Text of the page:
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Complaints against a member

A person may file a complaint regarding the professional conduct of a speech-language pathologist or audiologist. All complaints are taken very seriously. The legislated obligations of ACSLPA in dealing with complaints with respect to the professional conduct of speech-language pathologists and audiologists in Alberta are stated in Section 4 of the HPA. Personal information of complainants, speech-language pathologists and audiologists, and other individuals will be collected by ACSLPA for use in the complaint, investigation, and discipline processes under the HPA. The Personal Information Protection Act (PIPA) governs ACSLPA’s collection, use and disclosure of personal information.

The following provides an overview of the steps in this process.

Where to Begin

Any person who has a concern about the professional practice of a speech-language pathologist or audiologist is encouraged to first discuss their concern directly with that individual when appropriate. If the two parties are unable to find a mutually satisfactory solution and resolve their difficulties, then the person who has the concern may wish to pursue the matter with the supervisor or employer (if applicable) of the speech-language pathologist or audiologist. If the issue in question is still not resolved in a satisfactory manner or if the issue falls beyond what can reasonably be discussed with registered member, a formal complaint should be made to ACSLPA.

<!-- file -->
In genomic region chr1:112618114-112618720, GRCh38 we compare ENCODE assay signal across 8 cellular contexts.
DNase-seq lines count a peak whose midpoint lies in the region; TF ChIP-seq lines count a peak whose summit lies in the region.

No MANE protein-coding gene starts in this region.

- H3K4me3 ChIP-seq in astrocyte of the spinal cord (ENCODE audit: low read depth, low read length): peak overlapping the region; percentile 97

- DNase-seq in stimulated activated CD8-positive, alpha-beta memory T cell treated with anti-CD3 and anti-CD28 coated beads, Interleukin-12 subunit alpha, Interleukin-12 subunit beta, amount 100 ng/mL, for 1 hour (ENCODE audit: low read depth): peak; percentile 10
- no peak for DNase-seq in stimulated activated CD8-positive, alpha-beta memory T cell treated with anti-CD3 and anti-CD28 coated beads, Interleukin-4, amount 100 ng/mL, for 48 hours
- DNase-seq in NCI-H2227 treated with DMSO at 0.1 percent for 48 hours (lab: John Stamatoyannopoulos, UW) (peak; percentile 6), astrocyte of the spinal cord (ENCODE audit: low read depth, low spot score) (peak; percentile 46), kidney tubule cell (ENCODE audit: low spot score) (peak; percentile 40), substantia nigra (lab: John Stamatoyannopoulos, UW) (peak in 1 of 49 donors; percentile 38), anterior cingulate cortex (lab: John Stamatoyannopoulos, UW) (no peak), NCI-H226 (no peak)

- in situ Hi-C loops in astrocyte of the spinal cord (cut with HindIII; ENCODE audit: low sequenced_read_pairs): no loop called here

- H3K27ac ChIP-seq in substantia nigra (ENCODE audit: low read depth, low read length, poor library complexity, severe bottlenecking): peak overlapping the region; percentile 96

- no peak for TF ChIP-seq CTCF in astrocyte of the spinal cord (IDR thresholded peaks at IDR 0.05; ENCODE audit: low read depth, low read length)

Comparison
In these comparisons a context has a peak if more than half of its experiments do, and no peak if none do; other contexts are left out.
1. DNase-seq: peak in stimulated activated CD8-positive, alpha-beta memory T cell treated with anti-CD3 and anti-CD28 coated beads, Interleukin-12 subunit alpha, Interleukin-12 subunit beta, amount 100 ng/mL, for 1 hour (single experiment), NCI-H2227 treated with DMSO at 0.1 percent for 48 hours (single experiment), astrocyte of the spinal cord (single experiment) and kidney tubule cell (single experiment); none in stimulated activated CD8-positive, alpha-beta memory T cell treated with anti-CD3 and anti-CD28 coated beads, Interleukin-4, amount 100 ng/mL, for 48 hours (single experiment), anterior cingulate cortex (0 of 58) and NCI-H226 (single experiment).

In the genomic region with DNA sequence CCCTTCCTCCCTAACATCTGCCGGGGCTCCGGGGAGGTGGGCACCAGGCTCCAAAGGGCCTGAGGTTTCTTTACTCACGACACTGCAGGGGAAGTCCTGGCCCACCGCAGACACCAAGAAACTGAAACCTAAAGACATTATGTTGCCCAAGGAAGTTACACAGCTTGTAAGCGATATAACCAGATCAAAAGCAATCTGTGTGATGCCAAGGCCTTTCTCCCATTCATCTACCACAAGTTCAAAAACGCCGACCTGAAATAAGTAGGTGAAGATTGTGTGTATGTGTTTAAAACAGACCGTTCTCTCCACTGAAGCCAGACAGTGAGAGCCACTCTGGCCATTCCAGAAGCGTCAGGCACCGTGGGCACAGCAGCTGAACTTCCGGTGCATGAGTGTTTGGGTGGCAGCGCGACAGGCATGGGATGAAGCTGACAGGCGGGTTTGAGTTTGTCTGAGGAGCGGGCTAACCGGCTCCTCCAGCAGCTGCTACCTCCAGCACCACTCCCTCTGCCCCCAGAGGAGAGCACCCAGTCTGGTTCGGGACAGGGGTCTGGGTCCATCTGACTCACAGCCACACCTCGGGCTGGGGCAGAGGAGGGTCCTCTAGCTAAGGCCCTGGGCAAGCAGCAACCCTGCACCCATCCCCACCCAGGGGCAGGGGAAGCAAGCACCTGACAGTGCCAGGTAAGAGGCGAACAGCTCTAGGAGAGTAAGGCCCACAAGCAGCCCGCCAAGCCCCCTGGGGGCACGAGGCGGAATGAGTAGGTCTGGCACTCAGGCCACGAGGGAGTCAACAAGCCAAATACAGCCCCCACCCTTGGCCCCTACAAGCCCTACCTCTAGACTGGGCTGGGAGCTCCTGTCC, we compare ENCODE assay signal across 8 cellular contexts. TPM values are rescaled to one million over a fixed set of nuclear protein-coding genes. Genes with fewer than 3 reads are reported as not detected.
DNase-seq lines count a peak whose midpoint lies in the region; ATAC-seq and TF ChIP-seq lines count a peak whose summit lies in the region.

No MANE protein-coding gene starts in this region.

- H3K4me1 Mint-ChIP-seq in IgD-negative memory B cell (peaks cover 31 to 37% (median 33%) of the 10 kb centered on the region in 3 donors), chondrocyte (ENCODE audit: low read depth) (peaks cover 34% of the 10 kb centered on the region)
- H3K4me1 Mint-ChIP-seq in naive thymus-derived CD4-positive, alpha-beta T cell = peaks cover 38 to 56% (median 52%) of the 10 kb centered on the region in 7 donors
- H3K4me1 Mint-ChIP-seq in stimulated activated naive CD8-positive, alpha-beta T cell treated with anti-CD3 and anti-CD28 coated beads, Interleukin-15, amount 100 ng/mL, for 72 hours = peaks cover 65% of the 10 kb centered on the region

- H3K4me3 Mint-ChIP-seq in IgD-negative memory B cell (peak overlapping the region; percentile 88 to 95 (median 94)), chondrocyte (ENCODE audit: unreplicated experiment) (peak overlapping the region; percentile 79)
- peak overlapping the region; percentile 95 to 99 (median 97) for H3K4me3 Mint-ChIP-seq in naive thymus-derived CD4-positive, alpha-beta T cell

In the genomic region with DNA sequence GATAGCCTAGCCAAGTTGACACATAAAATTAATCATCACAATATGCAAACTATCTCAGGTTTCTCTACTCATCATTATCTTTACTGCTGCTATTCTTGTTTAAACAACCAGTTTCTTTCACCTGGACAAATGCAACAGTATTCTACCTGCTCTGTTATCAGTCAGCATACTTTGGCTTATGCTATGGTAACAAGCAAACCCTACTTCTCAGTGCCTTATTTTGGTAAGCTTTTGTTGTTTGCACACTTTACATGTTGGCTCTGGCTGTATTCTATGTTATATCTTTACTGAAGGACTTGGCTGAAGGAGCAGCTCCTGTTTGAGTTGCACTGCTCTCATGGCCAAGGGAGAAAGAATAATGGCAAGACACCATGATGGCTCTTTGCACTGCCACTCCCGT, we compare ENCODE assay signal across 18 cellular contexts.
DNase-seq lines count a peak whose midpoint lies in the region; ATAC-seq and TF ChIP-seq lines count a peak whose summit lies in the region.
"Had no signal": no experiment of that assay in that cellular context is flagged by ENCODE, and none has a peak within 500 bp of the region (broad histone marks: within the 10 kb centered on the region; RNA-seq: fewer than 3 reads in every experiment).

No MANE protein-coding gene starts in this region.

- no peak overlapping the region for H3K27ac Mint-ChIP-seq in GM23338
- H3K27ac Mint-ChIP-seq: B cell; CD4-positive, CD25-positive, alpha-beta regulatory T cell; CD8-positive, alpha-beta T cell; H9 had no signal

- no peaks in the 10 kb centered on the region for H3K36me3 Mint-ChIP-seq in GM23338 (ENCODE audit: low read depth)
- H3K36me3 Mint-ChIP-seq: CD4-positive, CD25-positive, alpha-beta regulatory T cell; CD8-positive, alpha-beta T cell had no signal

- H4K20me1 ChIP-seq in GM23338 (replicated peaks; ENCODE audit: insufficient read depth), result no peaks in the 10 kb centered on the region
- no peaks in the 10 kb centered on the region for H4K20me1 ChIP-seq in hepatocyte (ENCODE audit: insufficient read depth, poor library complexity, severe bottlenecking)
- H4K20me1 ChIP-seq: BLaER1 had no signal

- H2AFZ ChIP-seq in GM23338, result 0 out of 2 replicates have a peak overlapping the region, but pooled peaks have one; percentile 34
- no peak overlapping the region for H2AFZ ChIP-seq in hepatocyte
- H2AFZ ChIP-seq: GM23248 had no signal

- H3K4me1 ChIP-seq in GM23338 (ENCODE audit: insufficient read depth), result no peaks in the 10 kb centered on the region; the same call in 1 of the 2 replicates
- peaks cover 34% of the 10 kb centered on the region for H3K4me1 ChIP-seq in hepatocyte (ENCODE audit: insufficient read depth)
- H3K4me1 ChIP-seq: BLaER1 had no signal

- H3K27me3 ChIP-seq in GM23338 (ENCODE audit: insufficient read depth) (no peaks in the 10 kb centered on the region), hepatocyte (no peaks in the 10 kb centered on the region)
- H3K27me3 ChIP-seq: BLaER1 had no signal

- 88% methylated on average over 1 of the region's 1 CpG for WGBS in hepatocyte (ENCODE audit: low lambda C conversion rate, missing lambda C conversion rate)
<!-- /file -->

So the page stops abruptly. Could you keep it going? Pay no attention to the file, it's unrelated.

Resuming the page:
Who Can Make a Complaint?

Any person who believes that a regulated member of ACSLPA has not provided professional services in a competent, safe or ethical manner, may submit a written complaint to the Complaints Director of the College. A person making a complaint may be:

  • A patient/client or a member of their family
  • A regulated or former member of ACSLPA
  • Another health care professional
  • An employer
  • A member of the public

A complaint may also be made about a former regulated member within two years of the date that the individual ceased to be registered with ACSLPA.

Employers

Under the HPA, employers have a legal obligation to inform a College if the employment of a regulated member is terminated, suspended, or if the member has resigned for reasons related to unprofessional conduct.

Filing a Complaint

Complaints must be submitted to the Complaints Director in writing. Written complaints must include the following:

  • The name of the registered (or former registered) member involved
  • A detailed description of the key facts and events that occurred, including dates, times, location
  • Any other information/documents that support the allegations being made